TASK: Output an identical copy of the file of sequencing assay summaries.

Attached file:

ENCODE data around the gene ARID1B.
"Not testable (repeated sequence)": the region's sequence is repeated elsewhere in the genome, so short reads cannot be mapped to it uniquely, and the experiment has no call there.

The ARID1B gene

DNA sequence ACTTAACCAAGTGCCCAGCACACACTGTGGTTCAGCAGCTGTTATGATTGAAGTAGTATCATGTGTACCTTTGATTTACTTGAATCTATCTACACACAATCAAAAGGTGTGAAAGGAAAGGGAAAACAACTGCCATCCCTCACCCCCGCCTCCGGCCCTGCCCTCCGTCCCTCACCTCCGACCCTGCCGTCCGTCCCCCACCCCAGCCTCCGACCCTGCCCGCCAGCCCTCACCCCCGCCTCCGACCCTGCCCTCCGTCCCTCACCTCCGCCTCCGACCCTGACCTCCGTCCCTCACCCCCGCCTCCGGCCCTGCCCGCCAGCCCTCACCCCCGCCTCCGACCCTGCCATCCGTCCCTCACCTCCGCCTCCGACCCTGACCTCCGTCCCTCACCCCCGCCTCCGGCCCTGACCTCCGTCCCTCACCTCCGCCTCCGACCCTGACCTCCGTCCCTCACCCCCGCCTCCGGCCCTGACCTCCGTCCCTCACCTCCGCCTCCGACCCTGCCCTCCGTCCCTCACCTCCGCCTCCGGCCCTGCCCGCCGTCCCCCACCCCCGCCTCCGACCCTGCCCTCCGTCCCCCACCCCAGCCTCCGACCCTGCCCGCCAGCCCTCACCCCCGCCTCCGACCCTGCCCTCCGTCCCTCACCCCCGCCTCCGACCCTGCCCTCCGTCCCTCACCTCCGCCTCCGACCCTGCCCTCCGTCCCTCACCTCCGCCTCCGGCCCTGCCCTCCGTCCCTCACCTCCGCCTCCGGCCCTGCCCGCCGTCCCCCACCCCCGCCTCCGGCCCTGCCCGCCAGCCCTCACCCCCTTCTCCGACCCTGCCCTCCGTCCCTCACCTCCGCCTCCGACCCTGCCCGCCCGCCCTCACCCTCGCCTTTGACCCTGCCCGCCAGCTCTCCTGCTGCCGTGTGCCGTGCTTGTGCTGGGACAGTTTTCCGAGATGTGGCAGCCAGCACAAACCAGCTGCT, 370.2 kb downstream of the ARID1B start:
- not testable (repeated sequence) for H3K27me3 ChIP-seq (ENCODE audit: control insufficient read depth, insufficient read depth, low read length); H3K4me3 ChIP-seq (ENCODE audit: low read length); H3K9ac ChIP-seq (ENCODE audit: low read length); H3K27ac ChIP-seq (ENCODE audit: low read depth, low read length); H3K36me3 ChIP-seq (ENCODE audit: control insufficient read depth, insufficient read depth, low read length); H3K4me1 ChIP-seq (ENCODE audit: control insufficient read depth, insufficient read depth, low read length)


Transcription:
ENCODE data around the gene ARID1B.
"Not testable (repeated sequence)": the region's sequence is repeated elsewhere in the genome, so short reads cannot be mapped to it uniquely, and the experiment has no call there.

The ARID1B gene

DNA sequence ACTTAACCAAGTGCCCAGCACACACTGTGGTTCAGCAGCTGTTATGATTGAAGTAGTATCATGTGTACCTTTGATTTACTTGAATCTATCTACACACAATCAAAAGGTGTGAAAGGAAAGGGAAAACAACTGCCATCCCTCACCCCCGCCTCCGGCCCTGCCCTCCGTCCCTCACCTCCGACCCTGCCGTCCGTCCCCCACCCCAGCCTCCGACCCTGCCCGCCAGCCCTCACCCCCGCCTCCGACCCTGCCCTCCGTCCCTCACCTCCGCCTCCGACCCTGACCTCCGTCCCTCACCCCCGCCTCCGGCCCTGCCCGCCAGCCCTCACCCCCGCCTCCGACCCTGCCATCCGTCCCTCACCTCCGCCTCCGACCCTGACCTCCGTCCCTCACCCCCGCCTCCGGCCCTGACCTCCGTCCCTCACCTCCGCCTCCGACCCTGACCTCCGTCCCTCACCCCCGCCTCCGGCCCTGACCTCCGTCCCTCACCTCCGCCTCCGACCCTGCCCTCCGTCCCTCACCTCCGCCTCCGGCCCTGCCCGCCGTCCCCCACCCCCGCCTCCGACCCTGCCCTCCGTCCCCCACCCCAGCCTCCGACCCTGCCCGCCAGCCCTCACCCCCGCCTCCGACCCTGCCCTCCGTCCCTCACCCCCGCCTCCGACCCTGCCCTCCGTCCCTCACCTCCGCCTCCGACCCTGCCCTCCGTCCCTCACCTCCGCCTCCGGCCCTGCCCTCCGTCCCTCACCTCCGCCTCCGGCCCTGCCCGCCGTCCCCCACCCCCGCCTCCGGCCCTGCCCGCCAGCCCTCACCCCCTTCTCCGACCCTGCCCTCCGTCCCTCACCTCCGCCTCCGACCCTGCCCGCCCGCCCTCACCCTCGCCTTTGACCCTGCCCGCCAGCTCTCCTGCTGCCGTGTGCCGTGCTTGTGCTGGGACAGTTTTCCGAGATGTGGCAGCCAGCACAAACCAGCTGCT, 370.2 kb downstream of the ARID1B start:
- not testable (repeated sequence) for H3K27me3 ChIP-seq (ENCODE audit: control insufficient read depth, insufficient read depth, low read length); H3K4me3 ChIP-seq (ENCODE audit: low read length); H3K9ac ChIP-seq (ENCODE audit: low read length); H3K27ac ChIP-seq (ENCODE audit: low read depth, low read length); H3K36me3 ChIP-seq (ENCODE audit: control insufficient read depth, insufficient read depth, low read length); H3K4me1 ChIP-seq (ENCODE audit: control insufficient read depth, insufficient read depth, low read length)